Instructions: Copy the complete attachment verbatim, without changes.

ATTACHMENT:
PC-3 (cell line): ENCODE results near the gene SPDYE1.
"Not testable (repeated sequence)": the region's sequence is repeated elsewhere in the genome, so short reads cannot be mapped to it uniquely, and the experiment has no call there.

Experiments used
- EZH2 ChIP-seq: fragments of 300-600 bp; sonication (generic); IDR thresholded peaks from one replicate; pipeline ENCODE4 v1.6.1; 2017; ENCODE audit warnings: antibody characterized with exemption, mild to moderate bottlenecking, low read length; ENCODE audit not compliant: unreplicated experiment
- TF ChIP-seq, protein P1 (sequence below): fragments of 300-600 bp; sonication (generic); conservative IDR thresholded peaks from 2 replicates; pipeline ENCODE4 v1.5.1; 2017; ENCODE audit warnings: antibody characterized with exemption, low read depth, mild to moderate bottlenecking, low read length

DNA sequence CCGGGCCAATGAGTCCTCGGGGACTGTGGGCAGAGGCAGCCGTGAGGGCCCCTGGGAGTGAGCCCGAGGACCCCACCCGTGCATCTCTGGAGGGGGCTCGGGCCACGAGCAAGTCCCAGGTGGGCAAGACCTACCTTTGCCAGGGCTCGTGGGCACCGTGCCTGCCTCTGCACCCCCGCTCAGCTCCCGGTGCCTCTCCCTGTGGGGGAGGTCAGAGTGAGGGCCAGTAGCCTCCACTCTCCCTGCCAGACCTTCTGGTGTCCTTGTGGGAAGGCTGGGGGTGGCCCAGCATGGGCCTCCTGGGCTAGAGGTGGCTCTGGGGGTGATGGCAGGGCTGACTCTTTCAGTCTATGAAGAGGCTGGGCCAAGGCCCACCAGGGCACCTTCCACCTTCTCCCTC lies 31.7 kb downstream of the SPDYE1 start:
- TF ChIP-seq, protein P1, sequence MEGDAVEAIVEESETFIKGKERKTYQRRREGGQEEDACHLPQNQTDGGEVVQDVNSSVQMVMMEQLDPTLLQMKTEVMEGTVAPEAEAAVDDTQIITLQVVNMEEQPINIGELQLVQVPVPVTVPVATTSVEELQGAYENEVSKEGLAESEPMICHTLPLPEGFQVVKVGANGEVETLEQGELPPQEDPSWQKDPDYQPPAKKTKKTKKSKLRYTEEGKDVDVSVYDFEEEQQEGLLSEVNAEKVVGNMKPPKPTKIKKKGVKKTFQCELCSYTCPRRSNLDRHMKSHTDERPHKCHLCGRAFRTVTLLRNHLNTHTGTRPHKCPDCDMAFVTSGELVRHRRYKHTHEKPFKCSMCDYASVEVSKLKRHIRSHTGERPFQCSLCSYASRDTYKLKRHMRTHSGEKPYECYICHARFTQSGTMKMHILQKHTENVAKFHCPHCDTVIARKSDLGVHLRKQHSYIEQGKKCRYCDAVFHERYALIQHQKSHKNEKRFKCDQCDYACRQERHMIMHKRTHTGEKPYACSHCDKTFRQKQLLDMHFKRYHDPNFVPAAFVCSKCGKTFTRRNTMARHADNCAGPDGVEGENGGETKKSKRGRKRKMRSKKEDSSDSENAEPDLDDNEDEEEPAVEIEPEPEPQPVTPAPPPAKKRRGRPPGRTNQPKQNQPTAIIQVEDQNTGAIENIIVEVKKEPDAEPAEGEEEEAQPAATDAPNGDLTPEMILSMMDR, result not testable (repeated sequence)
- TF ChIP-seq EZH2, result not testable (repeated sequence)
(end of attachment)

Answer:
PC-3 (cell line): ENCODE results near the gene SPDYE1.
"Not testable (repeated sequence)": the region's sequence is repeated elsewhere in the genome, so short reads cannot be mapped to it uniquely, and the experiment has no call there.

Experiments used
- EZH2 ChIP-seq: fragments of 300-600 bp; sonication (generic); IDR thresholded peaks from one replicate; pipeline ENCODE4 v1.6.1; 2017; ENCODE audit warnings: antibody characterized with exemption, mild to moderate bottlenecking, low read length; ENCODE audit not compliant: unreplicated experiment
- TF ChIP-seq, protein P1 (sequence below): fragments of 300-600 bp; sonication (generic); conservative IDR thresholded peaks from 2 replicates; pipeline ENCODE4 v1.5.1; 2017; ENCODE audit warnings: antibody characterized with exemption, low read depth, mild to moderate bottlenecking, low read length

DNA sequence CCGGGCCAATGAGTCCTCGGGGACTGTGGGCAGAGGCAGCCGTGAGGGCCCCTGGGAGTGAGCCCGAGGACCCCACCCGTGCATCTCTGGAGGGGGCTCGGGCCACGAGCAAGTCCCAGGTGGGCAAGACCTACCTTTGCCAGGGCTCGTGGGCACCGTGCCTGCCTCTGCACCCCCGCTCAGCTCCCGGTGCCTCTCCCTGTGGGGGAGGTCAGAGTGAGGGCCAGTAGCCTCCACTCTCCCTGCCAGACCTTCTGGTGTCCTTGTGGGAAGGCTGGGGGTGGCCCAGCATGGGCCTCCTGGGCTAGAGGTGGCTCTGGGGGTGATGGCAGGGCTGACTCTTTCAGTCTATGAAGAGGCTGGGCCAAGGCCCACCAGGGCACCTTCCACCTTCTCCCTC lies 31.7 kb downstream of the SPDYE1 start:
- TF ChIP-seq, protein P1, sequence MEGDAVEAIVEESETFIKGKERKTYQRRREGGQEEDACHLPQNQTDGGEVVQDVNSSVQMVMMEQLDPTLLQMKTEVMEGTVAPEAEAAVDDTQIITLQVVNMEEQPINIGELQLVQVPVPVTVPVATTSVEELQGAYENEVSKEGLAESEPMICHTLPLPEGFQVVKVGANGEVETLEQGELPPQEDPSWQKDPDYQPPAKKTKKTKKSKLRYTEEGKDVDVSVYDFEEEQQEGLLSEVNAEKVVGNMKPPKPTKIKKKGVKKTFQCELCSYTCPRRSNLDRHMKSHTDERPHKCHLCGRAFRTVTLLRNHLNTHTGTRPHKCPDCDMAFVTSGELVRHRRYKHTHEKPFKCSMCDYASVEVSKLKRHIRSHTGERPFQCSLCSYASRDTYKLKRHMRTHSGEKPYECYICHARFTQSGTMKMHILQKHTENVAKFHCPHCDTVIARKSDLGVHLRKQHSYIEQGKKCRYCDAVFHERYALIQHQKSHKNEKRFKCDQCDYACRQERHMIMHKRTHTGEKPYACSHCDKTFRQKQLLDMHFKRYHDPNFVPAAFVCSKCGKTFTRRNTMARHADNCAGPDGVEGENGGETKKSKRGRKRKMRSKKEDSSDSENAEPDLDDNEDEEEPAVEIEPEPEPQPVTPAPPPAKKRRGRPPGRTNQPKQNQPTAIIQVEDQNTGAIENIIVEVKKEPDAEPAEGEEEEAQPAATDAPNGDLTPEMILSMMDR, result not testable (repeated sequence)
- TF ChIP-seq EZH2, result not testable (repeated sequence)